It is literally freezing outside and they say there’s black ice on the roads, so I’m waiting a bit before going to the store. The term “black ice” reminds me of a kind of beer I used to buy when I didn’t have much money. It tasted terrible but it was cheap and got the job done. The sun on the rooftops hits the ice and makes a vapor that mists away on the air. Aesop ate his breakfast without a complaint. If I didn’t have a couple of credit cards, then I wouldn’t be able to live currently on my income. So it’s really a story of being in the poorhouse right now even though I don’t drink and I don’t have a car for expense. Thank goodness my bank is gracious and works with me.

Ten twenty five. I managed to avoid the slippery spots on the streets on my trip. The sky is mostly clear and blue. I came across my neighbor Jeff walking a dog he was sitting, and he warned me about the ice. He has an outrageous white beard that looks like a gnome’s and long white hair. Cathy at the market was just unpacking the sandwiches for the fresh food display, so I asked her for a poor boy hoagie out of the crate… Twenty years ago today my mother passed. I think of some of the good friends I’ve made since then, and others I said goodbye to. No relationship is permanent except yours with yourself, yet I still remember old friends and things I learned from them. Music in my head: an adaptation of Bach by Jethro Tull, recorded in the sixties, and once included on Living in the Past. My brother handed me down his copy on vinyl a long time ago together with other treasures he no longer valued. I’m not too proud to be a scavenger sometimes. 

Friday Morning

Five twenty five.

I’ve got financial problems since last month, mostly due to transportation costs. Maybe it’s a little bit of everything. Poverty really does suck, like the old poster said on the wall of my friend’s frat house… It’s been so long since I played music with a drummer that my ability on the bass has atrophied. Or perhaps I should stop wasting time with my P/J bass and use a bass that sounds better. You don’t always get what you pay for. The little J bass I assembled from a kit for under $250 sounds better than the genuine Fender that cost 5 times that. I guess it’s the name that you pay for… In general it just feels like times are hard right now. I was never a Charles Dickens fan but maybe I should give my copy of David Copperfield a read. It’s in the garage with a lot of other books. Then again, I probably had a reason for putting it out there.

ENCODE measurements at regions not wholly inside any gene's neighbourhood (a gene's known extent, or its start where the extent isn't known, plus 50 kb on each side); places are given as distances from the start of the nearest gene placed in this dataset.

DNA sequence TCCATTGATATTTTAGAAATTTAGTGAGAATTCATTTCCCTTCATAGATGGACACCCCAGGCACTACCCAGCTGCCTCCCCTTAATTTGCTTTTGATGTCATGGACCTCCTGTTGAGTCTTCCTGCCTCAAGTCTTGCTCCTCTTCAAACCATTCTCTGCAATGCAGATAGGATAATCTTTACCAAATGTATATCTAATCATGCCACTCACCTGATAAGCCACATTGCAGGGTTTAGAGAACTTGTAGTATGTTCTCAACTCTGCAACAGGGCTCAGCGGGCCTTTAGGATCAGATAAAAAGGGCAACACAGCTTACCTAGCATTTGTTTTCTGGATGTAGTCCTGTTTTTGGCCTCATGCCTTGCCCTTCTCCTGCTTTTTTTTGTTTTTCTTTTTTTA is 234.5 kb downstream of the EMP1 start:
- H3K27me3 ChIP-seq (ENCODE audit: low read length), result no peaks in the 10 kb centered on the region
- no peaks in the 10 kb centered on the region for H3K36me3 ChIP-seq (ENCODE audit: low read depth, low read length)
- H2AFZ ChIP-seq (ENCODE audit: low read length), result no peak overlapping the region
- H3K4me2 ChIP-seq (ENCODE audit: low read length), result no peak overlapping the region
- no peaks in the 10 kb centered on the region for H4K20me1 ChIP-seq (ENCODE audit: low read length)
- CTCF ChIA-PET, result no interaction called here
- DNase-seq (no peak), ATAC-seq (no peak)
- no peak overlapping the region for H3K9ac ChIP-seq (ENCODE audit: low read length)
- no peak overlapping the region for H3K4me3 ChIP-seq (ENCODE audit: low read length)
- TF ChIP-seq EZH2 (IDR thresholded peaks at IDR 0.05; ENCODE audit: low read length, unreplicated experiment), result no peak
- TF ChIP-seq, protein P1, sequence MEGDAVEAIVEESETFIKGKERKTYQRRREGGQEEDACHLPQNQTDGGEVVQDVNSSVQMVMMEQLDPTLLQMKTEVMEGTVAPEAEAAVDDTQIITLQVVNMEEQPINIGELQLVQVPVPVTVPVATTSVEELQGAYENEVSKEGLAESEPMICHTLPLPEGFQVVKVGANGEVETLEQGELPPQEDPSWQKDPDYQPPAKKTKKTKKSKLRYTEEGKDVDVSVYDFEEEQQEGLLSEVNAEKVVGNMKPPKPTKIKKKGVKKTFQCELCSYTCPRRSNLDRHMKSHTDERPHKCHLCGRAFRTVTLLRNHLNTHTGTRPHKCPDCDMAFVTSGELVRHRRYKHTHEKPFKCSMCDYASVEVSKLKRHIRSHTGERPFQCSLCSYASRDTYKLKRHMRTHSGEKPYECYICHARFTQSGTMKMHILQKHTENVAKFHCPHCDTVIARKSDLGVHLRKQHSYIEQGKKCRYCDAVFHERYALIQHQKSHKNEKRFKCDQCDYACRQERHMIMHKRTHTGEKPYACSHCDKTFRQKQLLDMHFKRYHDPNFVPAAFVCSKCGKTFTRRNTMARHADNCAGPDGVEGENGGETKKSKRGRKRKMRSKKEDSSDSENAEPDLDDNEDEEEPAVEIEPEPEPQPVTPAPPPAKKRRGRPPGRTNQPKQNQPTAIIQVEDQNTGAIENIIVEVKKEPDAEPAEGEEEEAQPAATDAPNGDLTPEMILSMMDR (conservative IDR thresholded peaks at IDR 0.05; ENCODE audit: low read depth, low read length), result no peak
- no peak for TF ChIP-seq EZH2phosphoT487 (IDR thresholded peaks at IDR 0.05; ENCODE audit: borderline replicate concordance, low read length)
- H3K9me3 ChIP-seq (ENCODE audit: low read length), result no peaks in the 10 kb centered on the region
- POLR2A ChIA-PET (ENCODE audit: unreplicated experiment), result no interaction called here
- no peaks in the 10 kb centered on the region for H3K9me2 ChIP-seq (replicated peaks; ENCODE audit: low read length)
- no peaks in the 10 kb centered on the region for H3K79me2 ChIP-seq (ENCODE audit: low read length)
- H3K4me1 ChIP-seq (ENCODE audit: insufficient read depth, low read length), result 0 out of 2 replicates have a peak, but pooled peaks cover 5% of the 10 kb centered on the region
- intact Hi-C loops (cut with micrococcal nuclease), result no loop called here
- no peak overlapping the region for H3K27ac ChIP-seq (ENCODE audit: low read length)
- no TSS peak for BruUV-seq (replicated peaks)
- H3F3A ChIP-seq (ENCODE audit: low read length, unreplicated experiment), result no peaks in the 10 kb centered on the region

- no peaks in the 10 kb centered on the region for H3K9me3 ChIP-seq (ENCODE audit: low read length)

Ten thirty. There’s Rebecca at eleven o’clock. I just got home from the store, but Michelle wasn’t working when I got there. I hope she’s doing okay. I was cashiered by Brandi this time, while Cathy was busy doing something else. It wasn’t a very remarkable trip today, though I would have liked to see Michelle. 

Like Dickens

Three thirty in the morning.

The weather yesterday was cloudy. I didn’t pay much attention to it; stayed indoors all day, scribbling notes in my journal. It’s odd to think of how utterly responsible we are for the biosphere and the cycles of the weather. We believe we’re doing good just by working to earn a living, yet the economy is not everything. It’s a small, artificial part of a much bigger whole. “All the busy little creatures chasing out their destinies / Living in their pools they soon forget about the sea.” …I don’t remember what dreams I had before I got out of bed, but they were set in my own street.